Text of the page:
Browsing by Author "Weinberg, Miranda"
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- ItemA Comparative Analysis of the Vitality of Welsh and Irish(2020) Morrison, Eva; Weinberg, MirandaThe Welsh and Irish languages, the indigenous languages of Wales and Ireland, respectively, have experienced significant declines in their speaker populations since the beginning of English settlement in their homelands. This decline has not occurred to the same extent in both languages; in the early 21st century, Welsh is habitually spoken by a much larger population, both in absolute numbers and proportion of its indigenous territory's total population, than Irish. This is despite both languages having been the subject of intense revitalization efforts since the 20th century and having official status alongside English in their respective countries. This thesis uses historical data on economic conditions, institutional involvement in language maintenance, and patterns of language shift to elucidate the source of this disparity.
- ItemArabic-French Code switching in the Maghreb: An Examination of Changes in Syntax and Perceptions(2020) Brown, Amatullah; Weinberg, MirandaThis paper examines Arabic-French code switching in the Maghreb using data found on Twitter. Using the work of Bentahila & Davies (1983) as a reference, I found that the syntactic rules governing Arabic-French code switching in this region have remained the same; namely, code switching can occur at all boundaries beyond word boundaries as long as it does not violate restrictions within the two languages. Moreover, by considering the results of past studies concentrating on perceptions regarding code switching in the Maghreb, I conclude modern perceptions of Arabic-French code switching in the Maghreb are less negative than past perceptions. Finally, despite Arabization movements in each country post-independence, it seems that French is still regarded as a more sophisticated language and is still taught in schools and used heavily in more technical fields.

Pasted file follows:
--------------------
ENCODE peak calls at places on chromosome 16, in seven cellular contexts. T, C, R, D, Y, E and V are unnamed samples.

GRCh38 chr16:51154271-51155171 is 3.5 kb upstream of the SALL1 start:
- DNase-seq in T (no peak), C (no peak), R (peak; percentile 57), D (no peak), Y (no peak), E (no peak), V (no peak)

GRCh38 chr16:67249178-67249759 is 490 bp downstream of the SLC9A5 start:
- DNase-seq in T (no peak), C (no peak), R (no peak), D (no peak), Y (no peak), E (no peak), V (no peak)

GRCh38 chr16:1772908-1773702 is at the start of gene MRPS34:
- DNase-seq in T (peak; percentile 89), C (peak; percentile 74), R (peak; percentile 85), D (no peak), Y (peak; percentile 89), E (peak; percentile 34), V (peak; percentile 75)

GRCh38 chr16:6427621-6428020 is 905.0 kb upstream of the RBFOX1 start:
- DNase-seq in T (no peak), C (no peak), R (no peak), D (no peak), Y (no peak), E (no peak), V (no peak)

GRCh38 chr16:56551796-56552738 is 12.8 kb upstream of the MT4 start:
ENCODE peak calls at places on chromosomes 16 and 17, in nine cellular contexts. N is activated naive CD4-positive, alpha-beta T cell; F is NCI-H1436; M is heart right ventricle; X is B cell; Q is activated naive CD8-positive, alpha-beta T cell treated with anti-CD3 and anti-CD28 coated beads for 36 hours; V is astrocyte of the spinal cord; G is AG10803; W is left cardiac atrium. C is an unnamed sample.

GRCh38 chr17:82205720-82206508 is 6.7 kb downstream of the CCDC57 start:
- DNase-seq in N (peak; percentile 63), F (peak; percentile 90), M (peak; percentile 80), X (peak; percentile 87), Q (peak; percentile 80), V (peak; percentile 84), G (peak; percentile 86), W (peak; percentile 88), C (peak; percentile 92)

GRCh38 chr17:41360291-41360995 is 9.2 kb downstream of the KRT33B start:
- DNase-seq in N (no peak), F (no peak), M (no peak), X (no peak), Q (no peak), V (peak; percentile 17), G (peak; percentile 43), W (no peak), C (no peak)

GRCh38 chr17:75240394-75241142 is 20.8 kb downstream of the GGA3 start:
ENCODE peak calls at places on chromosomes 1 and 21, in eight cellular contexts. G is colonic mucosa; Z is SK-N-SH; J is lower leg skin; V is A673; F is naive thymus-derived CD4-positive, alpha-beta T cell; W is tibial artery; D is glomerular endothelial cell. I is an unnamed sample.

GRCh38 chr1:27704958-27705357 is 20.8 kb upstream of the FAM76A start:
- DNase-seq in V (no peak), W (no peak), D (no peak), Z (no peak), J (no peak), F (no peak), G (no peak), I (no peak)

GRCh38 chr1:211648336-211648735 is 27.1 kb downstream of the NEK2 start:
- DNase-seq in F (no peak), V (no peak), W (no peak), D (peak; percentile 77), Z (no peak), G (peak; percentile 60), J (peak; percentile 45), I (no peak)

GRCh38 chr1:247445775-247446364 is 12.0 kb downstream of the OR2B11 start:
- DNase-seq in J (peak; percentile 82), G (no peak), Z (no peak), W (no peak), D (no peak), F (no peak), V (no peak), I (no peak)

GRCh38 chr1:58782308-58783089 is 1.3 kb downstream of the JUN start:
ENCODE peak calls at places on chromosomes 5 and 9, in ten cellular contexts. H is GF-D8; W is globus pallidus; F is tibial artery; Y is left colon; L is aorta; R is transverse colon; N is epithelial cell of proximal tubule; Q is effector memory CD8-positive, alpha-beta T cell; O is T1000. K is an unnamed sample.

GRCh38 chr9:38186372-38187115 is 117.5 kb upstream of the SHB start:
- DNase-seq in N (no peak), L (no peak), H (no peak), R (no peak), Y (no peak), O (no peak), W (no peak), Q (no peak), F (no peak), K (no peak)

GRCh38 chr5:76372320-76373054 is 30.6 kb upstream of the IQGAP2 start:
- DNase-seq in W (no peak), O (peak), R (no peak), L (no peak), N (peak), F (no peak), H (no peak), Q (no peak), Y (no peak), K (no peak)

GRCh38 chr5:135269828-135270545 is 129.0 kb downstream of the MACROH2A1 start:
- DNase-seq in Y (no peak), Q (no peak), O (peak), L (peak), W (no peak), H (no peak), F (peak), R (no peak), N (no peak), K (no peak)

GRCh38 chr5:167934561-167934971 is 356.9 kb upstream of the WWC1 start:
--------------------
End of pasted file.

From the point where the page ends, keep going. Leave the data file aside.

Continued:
- ItemA Comparative Analysis of the Vitality of Welsh and Irish(2020) Morrison, Eva; Weinberg, MirandaThe Welsh and Irish languages, the indigenous languages of Wales and Ireland, respectively, have experienced significant declines in their speaker populations since the beginning of English settlement in their homelands. This decline has not occurred to the same extent in both languages; in the early 21st century, Welsh is habitually spoken by a much larger population, both in absolute numbers and proportion of its indigenous territory’s total population, than Irish. This is despite both languages having been the subject of intense revitalization efforts since the 20th century and having official status alongside English in their respective countries. This thesis uses historical data on economic conditions, institutional involvement in language maintenance, and patterns of language shift to elucidate the source of this disparity.